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By ROBYN BRISTOW

Ross and Bronwyn Minehan want property owners to be aware that all it
takes to have a cellphone tower built on your back doorstep is the thumbs-up from a property owner.

They discovered last week that one was being built next door, when a digger turned up to do the ground work for the tower, just a metre from the boundary of their lifestyle block at Ashley.

They have no beef about a cellphone tower being urgently needed in the area, but feel there should have been consultation with neighbours over its siting.

Efforts to get it moved further along the boundary, or further into the landowner’s┬áproperty so trees could be planted to mitigate its effect, were unsuccessful, despite negotiating with Spark, the Canterbury Street property owner, and the Waimakariri District Council.

“One of those parties should be responsible for consulting with neighbours,” Bronwyn says.

She says they and their two neighbours will now be faced with the expense of having to plant, fence and provide water for trees on their own properties to hide the intrusion of the tower – a task which will cost thousands of dollars and take years for the trees to grow tall enough to hide it.

A visit to Canterbury Law confirmed adjoining owners have no say in where a
tower goes, unless they are within 50 metres of a residential property.

The 20-metre tower is about 500m from the Minehans’ Lower Sefton Road home, and they get to look straight at it, ruining their rural vista.

“If it had been there when we bought our property we would not have moved here,” Ross says.

The concrete has been poured for the tower and Ross and Bronwyn are now
resigned to not being able to have it shifted.

Spark corporate relations spokes woman Sarah Putt, says the company
believes it has acted in good faith in carrying out a legally compliant and
permitted activity on private land, where the landowner has consented.

The need for the tower is driven by demand, Ms Putt says, due to the increase in population and the use of devices such as smartphones, iPads, and the newly adopted digital curriculum in schools.

“Many users in the Ashley area are sitting in a `black spot’ or `digital void’ due to capacity being reached by the existing cell site.

“This means they are actively experiencing significant issues making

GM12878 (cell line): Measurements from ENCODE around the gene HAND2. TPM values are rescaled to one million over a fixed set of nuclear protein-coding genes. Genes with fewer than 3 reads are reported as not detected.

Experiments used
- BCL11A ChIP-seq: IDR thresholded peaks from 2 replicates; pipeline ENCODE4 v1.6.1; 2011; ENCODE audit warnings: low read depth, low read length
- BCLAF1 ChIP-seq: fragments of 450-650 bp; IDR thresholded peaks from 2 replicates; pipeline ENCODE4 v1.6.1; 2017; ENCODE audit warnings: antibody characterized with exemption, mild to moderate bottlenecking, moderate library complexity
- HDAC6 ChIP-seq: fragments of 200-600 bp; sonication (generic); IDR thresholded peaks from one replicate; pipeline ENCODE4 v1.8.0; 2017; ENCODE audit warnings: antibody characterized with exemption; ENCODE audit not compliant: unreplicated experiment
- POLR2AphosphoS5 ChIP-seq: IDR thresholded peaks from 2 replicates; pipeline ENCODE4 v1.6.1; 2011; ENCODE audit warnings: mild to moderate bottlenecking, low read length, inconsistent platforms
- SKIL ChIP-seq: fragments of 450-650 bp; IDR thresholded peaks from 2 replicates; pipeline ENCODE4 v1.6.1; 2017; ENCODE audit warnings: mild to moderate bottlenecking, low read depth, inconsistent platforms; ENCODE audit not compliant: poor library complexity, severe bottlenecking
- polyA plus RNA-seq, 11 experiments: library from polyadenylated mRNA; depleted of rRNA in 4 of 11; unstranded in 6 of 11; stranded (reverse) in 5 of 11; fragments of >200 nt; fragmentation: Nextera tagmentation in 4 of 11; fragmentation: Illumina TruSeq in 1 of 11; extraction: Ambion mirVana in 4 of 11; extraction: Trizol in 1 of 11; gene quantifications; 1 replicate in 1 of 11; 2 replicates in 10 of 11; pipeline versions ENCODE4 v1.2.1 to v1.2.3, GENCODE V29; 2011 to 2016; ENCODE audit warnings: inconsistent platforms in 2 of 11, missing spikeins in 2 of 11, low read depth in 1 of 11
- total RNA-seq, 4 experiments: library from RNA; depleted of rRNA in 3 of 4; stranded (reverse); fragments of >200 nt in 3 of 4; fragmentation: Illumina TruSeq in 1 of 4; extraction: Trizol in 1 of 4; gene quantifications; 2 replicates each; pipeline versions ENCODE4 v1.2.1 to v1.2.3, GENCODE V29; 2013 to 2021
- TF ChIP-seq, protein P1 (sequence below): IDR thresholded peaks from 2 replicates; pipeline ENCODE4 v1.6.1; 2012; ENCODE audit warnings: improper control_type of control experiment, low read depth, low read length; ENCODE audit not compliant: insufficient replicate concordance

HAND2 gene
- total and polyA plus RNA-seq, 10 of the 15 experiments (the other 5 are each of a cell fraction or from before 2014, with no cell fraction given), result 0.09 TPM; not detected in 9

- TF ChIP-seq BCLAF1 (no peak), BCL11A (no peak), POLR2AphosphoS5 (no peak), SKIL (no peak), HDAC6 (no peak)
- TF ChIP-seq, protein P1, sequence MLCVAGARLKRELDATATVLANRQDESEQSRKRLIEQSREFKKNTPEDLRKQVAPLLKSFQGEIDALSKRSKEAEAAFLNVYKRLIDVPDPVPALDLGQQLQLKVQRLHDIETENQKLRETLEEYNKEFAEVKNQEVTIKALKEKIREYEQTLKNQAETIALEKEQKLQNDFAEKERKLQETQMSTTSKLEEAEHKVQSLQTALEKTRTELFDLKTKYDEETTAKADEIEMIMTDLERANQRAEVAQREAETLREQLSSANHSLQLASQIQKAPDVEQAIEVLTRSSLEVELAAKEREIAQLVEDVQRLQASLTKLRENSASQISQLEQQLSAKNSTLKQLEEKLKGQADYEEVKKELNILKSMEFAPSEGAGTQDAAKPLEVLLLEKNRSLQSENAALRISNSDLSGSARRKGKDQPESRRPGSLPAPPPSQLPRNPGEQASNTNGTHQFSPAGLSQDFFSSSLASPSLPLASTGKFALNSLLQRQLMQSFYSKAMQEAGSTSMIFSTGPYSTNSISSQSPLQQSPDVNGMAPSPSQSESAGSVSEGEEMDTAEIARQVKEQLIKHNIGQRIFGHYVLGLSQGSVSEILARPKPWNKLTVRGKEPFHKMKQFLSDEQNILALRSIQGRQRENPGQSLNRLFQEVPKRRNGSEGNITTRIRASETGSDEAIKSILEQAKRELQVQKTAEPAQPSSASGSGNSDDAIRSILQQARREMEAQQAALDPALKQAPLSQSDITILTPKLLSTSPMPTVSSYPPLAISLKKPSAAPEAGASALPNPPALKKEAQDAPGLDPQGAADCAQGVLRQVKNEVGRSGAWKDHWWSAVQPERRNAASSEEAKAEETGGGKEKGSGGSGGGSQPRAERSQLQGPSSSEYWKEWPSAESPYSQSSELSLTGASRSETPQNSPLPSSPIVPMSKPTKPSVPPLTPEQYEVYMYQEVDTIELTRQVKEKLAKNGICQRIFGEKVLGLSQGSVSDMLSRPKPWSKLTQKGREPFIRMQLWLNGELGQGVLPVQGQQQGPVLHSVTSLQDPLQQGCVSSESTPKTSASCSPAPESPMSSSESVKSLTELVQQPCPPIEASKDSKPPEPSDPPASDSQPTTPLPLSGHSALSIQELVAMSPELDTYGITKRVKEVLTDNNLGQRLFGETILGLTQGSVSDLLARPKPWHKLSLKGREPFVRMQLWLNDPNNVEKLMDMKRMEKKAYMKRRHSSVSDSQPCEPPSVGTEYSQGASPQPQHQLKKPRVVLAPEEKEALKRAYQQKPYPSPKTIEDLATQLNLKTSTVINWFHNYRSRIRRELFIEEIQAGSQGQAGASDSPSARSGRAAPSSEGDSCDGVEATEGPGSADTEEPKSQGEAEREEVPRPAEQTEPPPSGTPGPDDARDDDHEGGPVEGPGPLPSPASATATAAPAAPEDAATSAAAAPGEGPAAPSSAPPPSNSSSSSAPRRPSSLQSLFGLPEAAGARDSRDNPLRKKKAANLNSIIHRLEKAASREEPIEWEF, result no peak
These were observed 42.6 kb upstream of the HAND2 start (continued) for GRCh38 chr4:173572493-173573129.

phone calls and connecting to the internet.”

There were also delays with texts, and streaming services were interrupted.
The search for a site began in mid-2018, with many sites examined and private landowners approached.

Ms Putt says the Canterbury Street site proved most suitable as others had trees that blocked the signal, the land dipped, or there were building issues.

Spark negotiated with the private landowner so it was in the best place for
the landowner to continue to use their land to the “best possible advantage”.

The site also met all technical and network objectives.

“The private landowner has repeatedly confirmed that this is their preferred
location to allow them the ability to maximise their land use.”

Cell sites have to comply with national environmental standards for
telecommunication facilities (NESTF) – a planning framework that allows network operators such as Spark to install telecommunication equipment without having to apply for resource consent, provided specified standards are met.

Under NESTF, which allows telecommunication infrastructure to be built no closer than 50m from a residential property and, under district plan rules, where an activity is considered a “permitted activity”, neither the council nor Spark are required to notify neighbours of a proposed new site.

Ms Putt says the Ashley cell site is much further than 50m from any residential properties.

“Given that new cell sites typically cost several hundred thousand dollars,
scoping and final selection is something that Spark takes very seriously.”

Having undertaken a robust process, Spark reached the point where physical
works started last week, she said.